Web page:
Governance acts as a necessary antidote to the emotions and gut-feelings that so often dictate decisions in a family-business environment. Adrian Cadbury’s definition puts this into perspective, defining governance as “The system by which companies are directed and controlled”.
“System” is the key word in that definition, as the very mention of the word separates it completely from anything that could be inspired by gut instinct or emotion. Instead there are processes in place that channel the potentially disparate whims of family shareholders into actionable decisions through the professional CEO supported by some independent minded Directors.
There’s a common misconception that governance is compliance. Peter Crow emphasises forward looking business strategy as the priority; compliance is purely a rear view mirror exercise. With most businesses expected to be disrupted significantly within the next 5 years it is almost criminal not to have both strong governance and a forward looking strategic stance. This in my view should be led by the CEO but with an Independent Chair managing the Governance process, supporting the CEO and managing the interface between the business and the family.
Who has the Courage to make the change?
Family businesses often have a unique set of inherent values which have significant effects on the way the business grows and how the topic of succession is discussed. They can be patient and benefit from the virtues of patience in that they tend to have stronger balance sheets and are less dependent on debt. This also means they can take quite exceptional risks in new ventures.
However, there is always a risk that later generation family members develop a sense of entitlement, an attitude of inherited wealth and an expectation of a job to fit their lifestyle.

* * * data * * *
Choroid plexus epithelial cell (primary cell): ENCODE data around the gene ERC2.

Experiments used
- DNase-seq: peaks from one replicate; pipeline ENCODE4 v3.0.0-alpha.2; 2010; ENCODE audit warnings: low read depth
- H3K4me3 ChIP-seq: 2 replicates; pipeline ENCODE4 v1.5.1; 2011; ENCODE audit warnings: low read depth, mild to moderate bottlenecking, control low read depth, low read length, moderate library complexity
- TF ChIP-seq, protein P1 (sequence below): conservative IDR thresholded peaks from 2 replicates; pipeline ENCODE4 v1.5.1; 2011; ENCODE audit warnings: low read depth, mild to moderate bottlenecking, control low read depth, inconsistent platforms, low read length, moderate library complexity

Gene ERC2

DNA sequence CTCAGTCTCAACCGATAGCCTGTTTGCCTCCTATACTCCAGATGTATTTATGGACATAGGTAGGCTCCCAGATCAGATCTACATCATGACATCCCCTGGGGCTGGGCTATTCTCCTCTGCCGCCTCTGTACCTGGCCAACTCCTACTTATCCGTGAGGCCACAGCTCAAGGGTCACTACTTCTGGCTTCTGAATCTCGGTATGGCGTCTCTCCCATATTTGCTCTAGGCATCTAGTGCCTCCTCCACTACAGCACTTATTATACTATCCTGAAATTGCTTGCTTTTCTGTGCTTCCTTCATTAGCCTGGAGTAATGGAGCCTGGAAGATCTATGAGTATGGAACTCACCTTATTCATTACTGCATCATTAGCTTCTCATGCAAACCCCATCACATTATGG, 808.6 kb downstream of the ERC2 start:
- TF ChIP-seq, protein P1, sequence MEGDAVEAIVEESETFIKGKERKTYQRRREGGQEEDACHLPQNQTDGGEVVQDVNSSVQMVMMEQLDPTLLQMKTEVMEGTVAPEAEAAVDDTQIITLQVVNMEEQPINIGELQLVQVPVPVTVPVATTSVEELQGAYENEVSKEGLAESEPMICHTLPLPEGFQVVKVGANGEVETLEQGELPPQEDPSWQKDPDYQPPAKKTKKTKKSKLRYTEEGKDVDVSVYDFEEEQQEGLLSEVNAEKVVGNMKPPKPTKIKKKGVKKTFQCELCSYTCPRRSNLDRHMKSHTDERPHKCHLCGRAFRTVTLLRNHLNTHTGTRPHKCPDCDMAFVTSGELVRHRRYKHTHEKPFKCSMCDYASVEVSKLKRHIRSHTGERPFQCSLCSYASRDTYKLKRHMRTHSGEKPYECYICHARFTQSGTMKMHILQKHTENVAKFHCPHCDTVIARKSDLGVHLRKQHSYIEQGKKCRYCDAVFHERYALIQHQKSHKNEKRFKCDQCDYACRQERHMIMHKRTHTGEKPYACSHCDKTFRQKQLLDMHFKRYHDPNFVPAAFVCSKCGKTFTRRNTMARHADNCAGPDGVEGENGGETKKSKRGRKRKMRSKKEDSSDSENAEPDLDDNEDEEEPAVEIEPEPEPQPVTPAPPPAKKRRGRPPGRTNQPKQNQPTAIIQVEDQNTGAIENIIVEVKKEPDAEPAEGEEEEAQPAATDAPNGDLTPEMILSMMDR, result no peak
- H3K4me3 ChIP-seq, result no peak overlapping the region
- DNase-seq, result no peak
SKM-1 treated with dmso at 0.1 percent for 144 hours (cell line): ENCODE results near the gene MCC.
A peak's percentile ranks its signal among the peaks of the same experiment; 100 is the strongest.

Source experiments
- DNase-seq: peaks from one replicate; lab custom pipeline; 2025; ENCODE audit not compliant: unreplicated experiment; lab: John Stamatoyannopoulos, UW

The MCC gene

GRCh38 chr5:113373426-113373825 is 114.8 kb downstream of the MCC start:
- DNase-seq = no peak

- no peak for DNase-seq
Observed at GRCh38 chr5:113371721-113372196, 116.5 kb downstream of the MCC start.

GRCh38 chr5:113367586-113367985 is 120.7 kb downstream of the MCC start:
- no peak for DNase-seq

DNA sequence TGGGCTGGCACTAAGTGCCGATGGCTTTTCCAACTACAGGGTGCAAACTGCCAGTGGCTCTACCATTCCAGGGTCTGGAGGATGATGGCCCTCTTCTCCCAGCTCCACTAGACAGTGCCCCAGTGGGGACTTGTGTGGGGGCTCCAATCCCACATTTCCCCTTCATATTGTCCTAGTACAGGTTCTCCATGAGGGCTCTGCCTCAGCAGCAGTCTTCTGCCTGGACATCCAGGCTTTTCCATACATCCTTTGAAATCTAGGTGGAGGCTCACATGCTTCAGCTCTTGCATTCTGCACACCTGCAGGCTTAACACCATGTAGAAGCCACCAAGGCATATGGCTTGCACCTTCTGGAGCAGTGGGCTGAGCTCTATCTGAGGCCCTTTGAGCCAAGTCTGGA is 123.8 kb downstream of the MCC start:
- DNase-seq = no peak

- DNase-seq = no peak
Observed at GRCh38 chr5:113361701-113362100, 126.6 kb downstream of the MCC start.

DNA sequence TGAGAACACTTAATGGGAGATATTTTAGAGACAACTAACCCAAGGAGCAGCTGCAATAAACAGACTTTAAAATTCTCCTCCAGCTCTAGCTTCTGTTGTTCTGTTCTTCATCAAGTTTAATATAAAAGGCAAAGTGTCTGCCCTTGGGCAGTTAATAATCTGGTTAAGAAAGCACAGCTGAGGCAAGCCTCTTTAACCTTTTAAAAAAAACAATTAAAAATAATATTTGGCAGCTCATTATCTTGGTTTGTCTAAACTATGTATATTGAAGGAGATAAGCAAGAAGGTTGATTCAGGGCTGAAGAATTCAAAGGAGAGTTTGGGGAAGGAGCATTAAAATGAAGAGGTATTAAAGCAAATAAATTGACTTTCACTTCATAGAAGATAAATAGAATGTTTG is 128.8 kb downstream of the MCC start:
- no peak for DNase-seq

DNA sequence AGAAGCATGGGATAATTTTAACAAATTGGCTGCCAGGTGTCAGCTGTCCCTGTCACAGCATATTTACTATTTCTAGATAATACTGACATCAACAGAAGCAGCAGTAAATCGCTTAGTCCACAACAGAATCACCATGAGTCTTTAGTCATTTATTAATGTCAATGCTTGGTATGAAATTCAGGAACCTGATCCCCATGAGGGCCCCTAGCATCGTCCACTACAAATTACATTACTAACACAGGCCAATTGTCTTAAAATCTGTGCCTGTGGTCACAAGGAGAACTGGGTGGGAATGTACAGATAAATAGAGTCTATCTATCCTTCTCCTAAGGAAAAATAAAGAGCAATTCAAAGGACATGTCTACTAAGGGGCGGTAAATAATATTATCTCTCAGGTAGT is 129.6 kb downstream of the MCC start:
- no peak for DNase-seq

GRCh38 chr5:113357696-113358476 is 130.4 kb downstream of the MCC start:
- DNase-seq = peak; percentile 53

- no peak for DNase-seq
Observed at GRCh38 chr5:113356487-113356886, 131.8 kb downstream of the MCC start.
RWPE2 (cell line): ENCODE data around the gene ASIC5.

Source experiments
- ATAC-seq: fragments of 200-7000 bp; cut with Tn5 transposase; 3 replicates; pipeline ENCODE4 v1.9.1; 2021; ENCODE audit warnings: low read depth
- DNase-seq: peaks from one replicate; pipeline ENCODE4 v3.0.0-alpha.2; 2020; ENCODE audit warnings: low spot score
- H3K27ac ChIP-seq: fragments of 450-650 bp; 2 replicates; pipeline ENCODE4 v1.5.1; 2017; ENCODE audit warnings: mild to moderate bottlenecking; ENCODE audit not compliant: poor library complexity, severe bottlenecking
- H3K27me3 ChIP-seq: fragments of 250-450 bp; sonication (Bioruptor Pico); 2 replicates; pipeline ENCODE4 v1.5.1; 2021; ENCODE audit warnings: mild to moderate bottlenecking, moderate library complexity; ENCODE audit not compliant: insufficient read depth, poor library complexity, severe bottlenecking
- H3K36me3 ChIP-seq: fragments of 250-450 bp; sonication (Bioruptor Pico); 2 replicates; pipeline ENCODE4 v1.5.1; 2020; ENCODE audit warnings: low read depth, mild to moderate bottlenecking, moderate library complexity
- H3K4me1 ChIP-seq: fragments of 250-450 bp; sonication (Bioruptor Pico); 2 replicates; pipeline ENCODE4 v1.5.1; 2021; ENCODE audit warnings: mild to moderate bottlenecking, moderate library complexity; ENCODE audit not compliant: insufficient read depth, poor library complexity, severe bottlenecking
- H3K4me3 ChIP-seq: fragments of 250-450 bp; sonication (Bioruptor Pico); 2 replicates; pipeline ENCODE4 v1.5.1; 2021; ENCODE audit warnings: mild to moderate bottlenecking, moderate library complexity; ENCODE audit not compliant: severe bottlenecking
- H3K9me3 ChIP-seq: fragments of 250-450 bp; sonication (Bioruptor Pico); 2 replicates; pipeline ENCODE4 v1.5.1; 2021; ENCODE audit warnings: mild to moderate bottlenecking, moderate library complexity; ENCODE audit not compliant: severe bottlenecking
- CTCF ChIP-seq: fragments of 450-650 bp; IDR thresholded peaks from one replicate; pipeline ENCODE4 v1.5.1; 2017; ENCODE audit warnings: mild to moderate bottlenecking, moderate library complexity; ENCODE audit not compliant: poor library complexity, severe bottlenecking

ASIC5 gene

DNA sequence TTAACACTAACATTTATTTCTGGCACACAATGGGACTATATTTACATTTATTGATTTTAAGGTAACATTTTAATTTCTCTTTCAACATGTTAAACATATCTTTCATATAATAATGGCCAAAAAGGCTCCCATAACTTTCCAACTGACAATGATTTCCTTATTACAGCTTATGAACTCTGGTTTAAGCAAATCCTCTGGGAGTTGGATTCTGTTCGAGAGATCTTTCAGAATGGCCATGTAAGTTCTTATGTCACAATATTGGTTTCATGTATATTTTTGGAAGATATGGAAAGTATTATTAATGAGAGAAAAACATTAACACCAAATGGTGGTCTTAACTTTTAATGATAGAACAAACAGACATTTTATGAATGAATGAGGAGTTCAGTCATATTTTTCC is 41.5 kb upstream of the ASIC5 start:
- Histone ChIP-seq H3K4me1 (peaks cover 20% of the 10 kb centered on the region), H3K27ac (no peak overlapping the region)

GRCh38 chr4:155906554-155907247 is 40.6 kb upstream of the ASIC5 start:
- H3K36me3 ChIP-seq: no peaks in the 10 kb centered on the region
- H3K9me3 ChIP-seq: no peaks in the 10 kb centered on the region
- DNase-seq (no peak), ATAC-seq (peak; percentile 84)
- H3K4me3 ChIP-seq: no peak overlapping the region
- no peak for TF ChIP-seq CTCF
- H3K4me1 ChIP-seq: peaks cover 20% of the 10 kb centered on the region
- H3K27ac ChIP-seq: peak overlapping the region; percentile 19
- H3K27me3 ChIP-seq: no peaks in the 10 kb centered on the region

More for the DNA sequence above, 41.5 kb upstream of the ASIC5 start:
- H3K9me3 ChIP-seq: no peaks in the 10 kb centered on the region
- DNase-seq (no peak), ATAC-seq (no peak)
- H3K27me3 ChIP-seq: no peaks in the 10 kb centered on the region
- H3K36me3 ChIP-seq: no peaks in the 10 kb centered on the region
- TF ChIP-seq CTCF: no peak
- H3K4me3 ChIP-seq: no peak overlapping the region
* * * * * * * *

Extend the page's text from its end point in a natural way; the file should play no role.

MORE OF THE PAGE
At some point a second generation leader has to step forward and implement the transition as a professional CEO.
The courage this requires is exceptional. The founder may acknowledge the need for succession, but rarely without some misgivings. The extended family anticipate, correctly, the loss of their direct control. The leadership role here is a massive communication effort to the extended family to promote the inevitability of the transition and the underlying principles of fairness, accountability and creating value.
Key elements for a sustainable family business
Separate the extended family from running the business by having a Council – with broad representation from the current generation and a Board, with both family and independent representation and an independent chair.
Leadership and succession
Choose the best people to run the business whether family or not. Family members who wish to pursue a career in the business get help in training and development to give them the best chance, but no automatic entitlement.No family member should expect a job as a birthright or entering the business in a management role.
Enshrine the original founder’s values with the purpose of sustainability, but do not get stuck in heritage. These include the respect for the Board’s authority in running the business and the Council’s authority in dealing with family distribution issues etc.
Focus on creating family wealth and sustainability. A rational and value driven approach to business opportunity with a long term investor mentality; many times this requires some portfolio thinking and diversification from the core business and sometimes this means the original businesses are eventually passed to others.
Those CEOs who have succeeded in this transition usually recognised early on that they cannot do this alone. Advice from outside the family and strong emotional support from peers and mentors is at the heart. Expect the journey to be rocky at stages and keep an eye on the longer term prize. In Australia support is available from TEC groups and from Family Business Australia
I’d be interested to hear of others’ experiences and journeys and if you have other suggestions to the basic elements I’ve outlined here.
TEC CEO mentor and coach Jon Lindsay